People Have More Empathy For Dogs Than Humans, According To Study

Humans really do love dogs more than people, new research indicates.

It seems people are more empathetic to dogs who hurt than they are towards adult humans who are also victims of violence, according to a study. In fact, only a human baby got more compassion than an adult dog among the study participants. The results seem to reinforce that we see dogs as family members, rather than simply pets. It also reinforces that we are more likely to feel empathy for a victim if we consider them helpless and unable to look after themselves.

The study, published in the journal Society & Animals, finds that most people find that incidents involving dogs being hurt are more upsetting than those of adult human beings.

The researchers at Northeastern University in Boston surveyed 256 undergraduate students and had them read fake news reports. In the reports, either a dog, puppy, human child, infant or human adult was described as brutally beaten. The fake newspaper clippings of a police report outlined an attack on a person, or on a dog. It reported that the victim was attacked “with a baseball bat by an unknown assailant,” and was left unconscious “with one broken leg” and “multiple lacerations.”

The subjects were then asked to rate how empathetic they felt for the victims. Concern for dogs came first in most responses, with adult humans ranking last.

Humans only elicited more sympathy than dogs if the victims were young. “Respondents were significantly less distressed when adult humans were victimized, in comparison with human babies, puppies and adult dogs,” according to Northeastern University of Boston researchers. “Only relative to the infant victim did the adult dog receive lower scores of empathy.”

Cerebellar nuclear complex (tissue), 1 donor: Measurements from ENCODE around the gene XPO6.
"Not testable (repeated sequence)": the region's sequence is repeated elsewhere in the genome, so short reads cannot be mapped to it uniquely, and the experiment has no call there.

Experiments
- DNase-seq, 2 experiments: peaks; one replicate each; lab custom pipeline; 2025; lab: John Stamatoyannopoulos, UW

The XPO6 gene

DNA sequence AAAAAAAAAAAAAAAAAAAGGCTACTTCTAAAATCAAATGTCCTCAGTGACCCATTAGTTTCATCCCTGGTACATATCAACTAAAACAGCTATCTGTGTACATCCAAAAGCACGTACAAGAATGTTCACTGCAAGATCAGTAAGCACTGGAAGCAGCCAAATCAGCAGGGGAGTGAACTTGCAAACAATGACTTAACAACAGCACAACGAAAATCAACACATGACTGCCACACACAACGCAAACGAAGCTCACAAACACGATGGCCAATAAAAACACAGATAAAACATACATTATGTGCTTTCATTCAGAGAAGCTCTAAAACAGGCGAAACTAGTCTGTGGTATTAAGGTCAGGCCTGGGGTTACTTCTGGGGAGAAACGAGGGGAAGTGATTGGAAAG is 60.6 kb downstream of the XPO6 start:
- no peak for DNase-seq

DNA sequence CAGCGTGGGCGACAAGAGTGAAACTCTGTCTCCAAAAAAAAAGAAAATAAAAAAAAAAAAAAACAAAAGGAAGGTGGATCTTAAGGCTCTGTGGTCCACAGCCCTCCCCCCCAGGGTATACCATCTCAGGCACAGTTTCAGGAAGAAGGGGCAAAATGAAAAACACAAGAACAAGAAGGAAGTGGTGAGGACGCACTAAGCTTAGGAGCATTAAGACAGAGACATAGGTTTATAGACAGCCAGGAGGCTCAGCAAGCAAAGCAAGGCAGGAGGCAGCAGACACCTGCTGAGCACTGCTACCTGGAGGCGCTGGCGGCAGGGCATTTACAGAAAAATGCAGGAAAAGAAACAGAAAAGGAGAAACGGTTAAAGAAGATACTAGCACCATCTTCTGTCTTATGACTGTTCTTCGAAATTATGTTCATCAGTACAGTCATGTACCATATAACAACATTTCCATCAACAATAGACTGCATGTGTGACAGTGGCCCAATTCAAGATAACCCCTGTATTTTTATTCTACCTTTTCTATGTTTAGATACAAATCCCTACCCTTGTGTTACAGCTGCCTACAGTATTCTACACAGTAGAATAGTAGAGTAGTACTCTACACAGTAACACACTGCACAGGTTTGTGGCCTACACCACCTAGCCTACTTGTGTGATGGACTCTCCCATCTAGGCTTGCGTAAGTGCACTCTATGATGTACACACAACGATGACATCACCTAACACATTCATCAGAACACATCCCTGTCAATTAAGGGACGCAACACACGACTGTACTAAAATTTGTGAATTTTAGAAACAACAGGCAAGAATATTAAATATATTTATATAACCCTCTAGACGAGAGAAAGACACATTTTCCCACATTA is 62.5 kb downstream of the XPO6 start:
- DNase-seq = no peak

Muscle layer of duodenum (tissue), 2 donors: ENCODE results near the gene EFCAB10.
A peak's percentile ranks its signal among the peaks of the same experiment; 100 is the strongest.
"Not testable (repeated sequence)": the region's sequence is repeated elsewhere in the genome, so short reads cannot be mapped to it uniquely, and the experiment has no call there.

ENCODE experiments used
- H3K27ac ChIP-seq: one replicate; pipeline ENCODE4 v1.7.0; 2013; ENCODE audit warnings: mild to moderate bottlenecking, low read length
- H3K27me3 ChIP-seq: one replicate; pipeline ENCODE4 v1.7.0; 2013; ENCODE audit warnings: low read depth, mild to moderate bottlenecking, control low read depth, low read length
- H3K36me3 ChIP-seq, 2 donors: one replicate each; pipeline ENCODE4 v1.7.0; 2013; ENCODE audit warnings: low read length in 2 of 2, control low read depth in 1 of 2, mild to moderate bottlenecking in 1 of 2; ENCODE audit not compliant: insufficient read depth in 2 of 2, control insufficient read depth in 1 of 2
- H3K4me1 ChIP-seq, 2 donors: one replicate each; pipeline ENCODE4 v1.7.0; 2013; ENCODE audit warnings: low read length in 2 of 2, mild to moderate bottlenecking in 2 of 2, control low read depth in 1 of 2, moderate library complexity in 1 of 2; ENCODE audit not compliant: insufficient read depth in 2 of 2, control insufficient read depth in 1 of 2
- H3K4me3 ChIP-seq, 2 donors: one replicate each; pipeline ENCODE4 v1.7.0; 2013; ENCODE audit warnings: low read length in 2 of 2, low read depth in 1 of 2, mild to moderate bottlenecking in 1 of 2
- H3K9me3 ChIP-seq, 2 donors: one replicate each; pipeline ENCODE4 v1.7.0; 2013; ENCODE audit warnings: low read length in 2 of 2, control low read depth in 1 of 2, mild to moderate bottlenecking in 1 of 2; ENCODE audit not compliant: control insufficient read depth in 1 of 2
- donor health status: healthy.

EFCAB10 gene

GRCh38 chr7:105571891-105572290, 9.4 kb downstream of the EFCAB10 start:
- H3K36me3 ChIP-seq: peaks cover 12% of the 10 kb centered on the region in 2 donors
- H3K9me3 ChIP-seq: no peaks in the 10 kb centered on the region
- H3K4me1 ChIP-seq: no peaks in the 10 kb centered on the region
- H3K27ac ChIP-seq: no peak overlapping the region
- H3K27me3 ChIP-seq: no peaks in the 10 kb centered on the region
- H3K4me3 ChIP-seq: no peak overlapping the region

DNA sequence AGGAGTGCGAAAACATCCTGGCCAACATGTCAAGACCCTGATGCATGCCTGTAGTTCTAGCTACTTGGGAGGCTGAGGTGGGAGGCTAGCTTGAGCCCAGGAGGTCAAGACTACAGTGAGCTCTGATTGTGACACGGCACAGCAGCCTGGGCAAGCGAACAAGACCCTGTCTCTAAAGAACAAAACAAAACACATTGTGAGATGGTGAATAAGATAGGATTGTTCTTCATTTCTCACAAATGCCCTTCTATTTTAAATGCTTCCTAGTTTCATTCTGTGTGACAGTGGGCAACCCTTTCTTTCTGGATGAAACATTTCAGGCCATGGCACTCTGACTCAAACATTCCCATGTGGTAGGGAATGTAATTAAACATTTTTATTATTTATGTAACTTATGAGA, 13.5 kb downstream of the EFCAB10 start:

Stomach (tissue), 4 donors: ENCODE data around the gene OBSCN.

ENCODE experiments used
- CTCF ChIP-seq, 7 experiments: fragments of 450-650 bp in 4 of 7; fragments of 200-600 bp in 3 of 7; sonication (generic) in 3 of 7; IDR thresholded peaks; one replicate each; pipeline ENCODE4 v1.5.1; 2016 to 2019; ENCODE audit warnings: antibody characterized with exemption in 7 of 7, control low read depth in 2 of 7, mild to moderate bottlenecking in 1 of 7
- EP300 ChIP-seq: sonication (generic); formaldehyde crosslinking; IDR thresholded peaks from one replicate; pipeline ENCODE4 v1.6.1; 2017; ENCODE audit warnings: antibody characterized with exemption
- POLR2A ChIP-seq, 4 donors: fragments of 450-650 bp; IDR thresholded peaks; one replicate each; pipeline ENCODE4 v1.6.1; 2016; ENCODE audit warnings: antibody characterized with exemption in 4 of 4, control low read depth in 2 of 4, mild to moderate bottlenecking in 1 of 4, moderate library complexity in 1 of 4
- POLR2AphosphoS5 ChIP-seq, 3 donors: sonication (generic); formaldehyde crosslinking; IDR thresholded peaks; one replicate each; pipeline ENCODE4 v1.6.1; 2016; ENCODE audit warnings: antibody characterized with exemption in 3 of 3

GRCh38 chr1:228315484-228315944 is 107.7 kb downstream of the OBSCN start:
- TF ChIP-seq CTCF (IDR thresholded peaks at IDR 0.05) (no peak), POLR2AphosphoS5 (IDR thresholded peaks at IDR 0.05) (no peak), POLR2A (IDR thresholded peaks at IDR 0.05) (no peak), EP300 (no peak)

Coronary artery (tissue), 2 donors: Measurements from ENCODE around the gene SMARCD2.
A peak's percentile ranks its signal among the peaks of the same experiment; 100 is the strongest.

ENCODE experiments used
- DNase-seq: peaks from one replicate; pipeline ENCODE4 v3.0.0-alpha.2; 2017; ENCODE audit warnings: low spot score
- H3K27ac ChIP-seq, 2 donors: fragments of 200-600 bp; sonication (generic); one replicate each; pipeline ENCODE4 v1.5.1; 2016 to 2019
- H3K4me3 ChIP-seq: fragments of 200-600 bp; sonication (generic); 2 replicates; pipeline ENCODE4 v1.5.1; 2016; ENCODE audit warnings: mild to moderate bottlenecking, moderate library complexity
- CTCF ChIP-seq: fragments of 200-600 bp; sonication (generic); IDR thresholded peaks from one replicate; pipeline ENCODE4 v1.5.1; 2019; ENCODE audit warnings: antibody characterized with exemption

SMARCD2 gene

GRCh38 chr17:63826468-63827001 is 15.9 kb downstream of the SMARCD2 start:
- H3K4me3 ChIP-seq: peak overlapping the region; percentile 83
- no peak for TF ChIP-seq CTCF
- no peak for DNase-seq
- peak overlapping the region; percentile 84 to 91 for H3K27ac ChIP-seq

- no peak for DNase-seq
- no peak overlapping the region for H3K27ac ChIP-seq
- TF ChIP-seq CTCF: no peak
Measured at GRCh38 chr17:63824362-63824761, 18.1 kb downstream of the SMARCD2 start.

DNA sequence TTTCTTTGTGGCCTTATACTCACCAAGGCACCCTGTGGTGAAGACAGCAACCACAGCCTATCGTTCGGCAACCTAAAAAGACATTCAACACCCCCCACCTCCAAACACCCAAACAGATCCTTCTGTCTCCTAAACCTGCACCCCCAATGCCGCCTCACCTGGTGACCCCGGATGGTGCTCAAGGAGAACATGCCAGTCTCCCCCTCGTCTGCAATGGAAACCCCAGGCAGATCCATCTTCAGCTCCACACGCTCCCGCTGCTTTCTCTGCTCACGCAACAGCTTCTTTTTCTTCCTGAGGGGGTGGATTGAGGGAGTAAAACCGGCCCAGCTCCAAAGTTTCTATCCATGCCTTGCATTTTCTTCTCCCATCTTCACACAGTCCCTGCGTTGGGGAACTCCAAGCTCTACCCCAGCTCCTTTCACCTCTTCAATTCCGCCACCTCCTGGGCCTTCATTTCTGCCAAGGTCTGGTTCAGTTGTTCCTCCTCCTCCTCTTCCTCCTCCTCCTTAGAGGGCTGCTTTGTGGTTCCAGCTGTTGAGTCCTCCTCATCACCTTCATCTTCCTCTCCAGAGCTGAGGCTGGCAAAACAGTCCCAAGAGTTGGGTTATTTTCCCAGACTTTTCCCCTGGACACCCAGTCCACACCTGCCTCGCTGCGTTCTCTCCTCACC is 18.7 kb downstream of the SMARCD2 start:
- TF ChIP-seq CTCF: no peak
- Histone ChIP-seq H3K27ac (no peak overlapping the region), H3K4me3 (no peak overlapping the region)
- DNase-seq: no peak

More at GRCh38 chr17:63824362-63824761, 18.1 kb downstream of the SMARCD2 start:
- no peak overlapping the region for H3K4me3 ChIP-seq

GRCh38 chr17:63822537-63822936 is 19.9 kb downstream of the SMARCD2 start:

The researchers also determined that age made a difference in empathy of human victims but not with dogs and that females overall had more empathy towards all victims than males. “We…found more empathy for victims who are human children, puppies, and fully-grown dogs than for victims who are adult humans,” researchers summarized. “Age makes a difference for empathy toward human victims, but not for dog victims. In addition, female participants were significantly more empathic toward all victims than were their male counterparts.”

Jack Levin, a sociology and criminology professor at Northeastern University, who conducted the study with Arnold Arluke, stated in a press release that, “Age seems to trump species, when it comes to eliciting empathy. In addition, it appears that adult humans are viewed as capable of protecting themselves while full grown dogs are just seen as larger puppies.”

He added that subjects did not view their dogs as animals, but rather as “‘fur babies,’ or family members alongside human children'”. But he did add that, “Contrary to popular thinking, we are not necessarily more disturbed by animal rather than human suffering. Our results indicate a much more complex situation with respect to the age and species of victims, with age being the more important component.”

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